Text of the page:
An indepth analysis of processes explaining the LIG-PI difference in Arctic sea ice in the IPSL-CM6A-LR model highlighted the predominant influence of ice–air heat exchange on sea-ice melt, compared with ice–ocean heat exchange (Sicard et al. 2022). The specific sea-ice model formulation is also crucial. The large sea-ice loss in the HadGEM3-GC3.1-LL model has been attributed to the advanced melt-pond scheme included in its sea-ice model (Guarino et al. 2020). Specifically, the formation of melt ponds and leads allow the surface to absorb more incident solar radiation and, thereby, encourage more sea-ice melt (Diamond et al. 2021). Models with explicit representation of melt ponds seem to simulate particularly low LIG sea-ice area during summer (Diamond et al. 2021) and can also capture the summer warming observed in LIG continental records (Guarino et al. 2020).
Comparison with the new sea-ice data analysis
To allow for a model–data comparison, the PMIP4 synthesis paper on LIG Arctic sea ice includes an updated sea-ice data compilation (Malmierca-Vallet et al. 2018; Kageyama et al. 2021). This data synthesis is based on a set of marine records collected in the Arctic Ocean, Nordic seas, and northern North Atlantic. Models realistically capture annual sea-ice concentration in the North Atlantic region and the Norwegian Sea during the LIG, but generally simulate too much ice close to the sea-ice edge in the Greenland Sea and at the two northernmost sites in the central Arctic (Fig. 1). However, there are still significant uncertainties related to the sea-ice data in the central Arctic so that no strong conclusions can be drawn from it (Kageyama et al. 2021).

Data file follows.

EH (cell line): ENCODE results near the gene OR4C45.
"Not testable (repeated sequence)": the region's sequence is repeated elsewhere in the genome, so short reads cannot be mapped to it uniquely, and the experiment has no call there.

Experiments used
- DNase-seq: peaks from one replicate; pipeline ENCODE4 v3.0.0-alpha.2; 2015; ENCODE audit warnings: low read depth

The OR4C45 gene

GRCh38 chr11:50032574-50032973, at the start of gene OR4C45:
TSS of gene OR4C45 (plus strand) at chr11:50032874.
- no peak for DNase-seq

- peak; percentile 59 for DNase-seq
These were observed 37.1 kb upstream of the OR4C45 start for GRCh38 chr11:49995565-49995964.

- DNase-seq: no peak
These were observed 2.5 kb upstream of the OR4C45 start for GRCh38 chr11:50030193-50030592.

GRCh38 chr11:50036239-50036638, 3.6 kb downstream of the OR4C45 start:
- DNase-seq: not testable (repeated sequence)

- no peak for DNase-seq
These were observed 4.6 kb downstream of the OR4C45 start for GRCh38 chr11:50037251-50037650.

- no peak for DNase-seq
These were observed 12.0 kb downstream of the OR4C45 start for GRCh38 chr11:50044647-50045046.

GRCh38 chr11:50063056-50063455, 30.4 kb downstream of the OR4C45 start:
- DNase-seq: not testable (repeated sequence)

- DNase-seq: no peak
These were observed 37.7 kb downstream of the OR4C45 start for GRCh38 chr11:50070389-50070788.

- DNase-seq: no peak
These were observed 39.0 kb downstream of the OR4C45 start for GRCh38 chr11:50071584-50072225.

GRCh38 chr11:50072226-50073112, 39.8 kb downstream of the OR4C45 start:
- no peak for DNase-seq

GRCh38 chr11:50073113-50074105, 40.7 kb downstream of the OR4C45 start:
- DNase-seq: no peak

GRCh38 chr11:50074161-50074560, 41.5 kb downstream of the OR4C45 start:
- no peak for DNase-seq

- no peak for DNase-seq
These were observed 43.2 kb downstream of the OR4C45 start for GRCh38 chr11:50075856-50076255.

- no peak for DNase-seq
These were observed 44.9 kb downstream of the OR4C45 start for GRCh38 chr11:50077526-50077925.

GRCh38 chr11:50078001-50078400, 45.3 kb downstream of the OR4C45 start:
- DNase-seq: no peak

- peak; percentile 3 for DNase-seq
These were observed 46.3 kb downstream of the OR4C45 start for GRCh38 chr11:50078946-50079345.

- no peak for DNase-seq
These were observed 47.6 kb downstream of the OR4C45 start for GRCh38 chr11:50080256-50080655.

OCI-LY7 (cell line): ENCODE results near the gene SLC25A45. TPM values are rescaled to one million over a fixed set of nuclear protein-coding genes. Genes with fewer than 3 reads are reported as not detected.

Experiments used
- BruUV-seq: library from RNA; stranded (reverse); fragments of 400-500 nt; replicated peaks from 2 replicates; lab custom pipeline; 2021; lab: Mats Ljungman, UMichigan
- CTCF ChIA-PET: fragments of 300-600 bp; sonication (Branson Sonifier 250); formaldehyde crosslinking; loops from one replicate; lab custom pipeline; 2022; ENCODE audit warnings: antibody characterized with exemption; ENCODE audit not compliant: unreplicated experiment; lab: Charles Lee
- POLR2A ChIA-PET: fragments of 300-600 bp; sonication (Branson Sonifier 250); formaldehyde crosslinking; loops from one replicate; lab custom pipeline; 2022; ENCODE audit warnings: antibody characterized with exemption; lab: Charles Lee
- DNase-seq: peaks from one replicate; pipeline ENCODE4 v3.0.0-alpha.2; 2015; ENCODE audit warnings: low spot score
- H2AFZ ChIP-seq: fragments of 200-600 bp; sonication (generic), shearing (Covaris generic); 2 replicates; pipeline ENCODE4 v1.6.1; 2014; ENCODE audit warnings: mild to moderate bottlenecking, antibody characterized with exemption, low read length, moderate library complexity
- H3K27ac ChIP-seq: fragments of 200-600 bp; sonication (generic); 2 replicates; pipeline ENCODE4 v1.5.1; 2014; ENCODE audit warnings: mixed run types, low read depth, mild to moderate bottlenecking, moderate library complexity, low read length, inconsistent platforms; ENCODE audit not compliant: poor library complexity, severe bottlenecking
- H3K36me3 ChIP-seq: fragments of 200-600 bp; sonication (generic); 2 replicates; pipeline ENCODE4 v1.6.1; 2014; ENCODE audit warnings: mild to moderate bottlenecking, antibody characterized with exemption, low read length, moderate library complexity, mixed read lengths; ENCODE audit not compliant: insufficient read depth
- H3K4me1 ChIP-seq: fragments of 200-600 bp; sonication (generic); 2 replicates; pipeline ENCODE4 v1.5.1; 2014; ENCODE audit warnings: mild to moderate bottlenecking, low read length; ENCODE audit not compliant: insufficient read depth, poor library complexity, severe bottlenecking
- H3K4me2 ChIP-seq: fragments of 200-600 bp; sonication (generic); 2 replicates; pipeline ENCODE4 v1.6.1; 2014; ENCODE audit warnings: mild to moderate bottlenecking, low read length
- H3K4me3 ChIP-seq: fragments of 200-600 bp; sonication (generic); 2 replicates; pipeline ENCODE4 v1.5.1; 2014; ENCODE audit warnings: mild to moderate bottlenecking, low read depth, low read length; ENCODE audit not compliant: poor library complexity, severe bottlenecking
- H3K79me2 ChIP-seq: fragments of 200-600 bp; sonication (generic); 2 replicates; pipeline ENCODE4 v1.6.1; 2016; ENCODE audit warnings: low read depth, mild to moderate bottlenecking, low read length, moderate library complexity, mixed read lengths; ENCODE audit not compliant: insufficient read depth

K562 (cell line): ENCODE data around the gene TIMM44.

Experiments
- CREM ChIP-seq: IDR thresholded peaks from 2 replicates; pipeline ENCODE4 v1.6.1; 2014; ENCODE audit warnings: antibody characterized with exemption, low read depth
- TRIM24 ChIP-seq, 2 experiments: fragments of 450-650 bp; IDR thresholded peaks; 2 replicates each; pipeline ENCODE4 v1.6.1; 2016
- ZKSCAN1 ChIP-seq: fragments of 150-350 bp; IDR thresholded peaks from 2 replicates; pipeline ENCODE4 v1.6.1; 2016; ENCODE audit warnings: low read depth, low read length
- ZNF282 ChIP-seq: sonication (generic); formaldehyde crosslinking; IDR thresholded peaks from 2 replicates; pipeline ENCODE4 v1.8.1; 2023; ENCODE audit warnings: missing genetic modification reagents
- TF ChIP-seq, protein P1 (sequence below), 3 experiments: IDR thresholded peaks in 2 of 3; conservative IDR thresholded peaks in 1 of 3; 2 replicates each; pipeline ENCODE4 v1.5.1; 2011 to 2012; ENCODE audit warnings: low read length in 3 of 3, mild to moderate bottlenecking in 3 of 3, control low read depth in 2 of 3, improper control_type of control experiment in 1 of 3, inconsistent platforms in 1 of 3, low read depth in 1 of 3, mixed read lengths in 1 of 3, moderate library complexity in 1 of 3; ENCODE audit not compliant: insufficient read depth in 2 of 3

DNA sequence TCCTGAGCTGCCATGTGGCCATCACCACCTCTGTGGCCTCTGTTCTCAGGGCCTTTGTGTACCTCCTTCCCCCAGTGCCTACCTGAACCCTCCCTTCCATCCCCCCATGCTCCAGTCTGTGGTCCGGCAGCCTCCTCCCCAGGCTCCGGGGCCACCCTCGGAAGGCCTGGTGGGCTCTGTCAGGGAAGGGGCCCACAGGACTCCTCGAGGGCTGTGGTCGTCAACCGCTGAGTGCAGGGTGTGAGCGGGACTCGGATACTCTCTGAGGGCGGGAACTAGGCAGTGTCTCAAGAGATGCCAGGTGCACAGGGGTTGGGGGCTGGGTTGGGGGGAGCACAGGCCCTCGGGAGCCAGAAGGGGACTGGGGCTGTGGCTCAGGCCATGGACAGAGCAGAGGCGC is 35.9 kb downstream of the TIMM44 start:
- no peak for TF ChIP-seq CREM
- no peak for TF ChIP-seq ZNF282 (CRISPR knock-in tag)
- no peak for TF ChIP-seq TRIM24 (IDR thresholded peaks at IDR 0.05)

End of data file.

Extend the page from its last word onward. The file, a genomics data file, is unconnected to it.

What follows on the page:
Conclusions and way forward
CMIP6 climate models that have run the LIG experiment all show a substantial reduction in the summer sea-ice area in the Arctic at 127 kyr BP (Kageyama et al. 2021). However, models disagree on the magnitude of this decline. Given the spread among model results and uncertainties in LIG Arctic proxy reconstructions of sea ice and temperature, it is therefore currently difficult to determine whether the Arctic Ocean experienced ice-free conditions during the LIG. Investigations so far have emphasized the importance of atmosphere–ice relevant processes, such as melt-pond formation or cloud optical properties, which are also crucial in determining radiation fluxes over sea ice (Guarino et al. 2020; Kageyama et al. 2021; Diamond et al. 2021; Sicard et al. 2022). Interestingly, ocean–ice fluxes have not yet been shown to be particularly significant, and have received less attention in the last few years compared to atmosphere–ice fluxes.
Ongoing work by the authors of this article and their groups aim to make further progress towards our understanding of LIG Arctic sea ice through several avenues. In a series of papers in preparation, we are investigating (1) the utility of proxies of LIG Arctic summer air temperatures to reconstruct sea ice (Sime et al. 2022); (2) the role of the LIG wind field, sea-ice transport, and Arctic ocean circulation in explaining reduced LIG sea ice (Sicard and de Boer, in prep); (3) the correspondence between LIG Arctic sea-ice loss, and that found in the CMIP6 transient simulation in which the atmospheric CO2 concentration increase at a rate of 1% per year (Eyring et al. 2016; Sicard and de Boer, in prep); and (4) the sensitivity of Arctic sea ice to the parameterization of meltponds for the LIG, and in the near future (Diamond et al. in prep).
Following the CMIP6/PMIP4 exercise, a flurry of papers has provided new insights on the state of the Arctic sea ice during the LIG, raising with them new and challenging scientific questions. With the targeted modeling studies, alongside ongoing work on sea-ice reconstructions, the future looks promising for further breakthroughs in our understanding of LIG Arctic sea ice, and how it relates to our future.
1Department of Geological Sciences, Stockholm University, Sweden
2Bolin Centre for Climate Research, Stockholm University, Sweden
3British Antarctic Survey, Cambridge, UK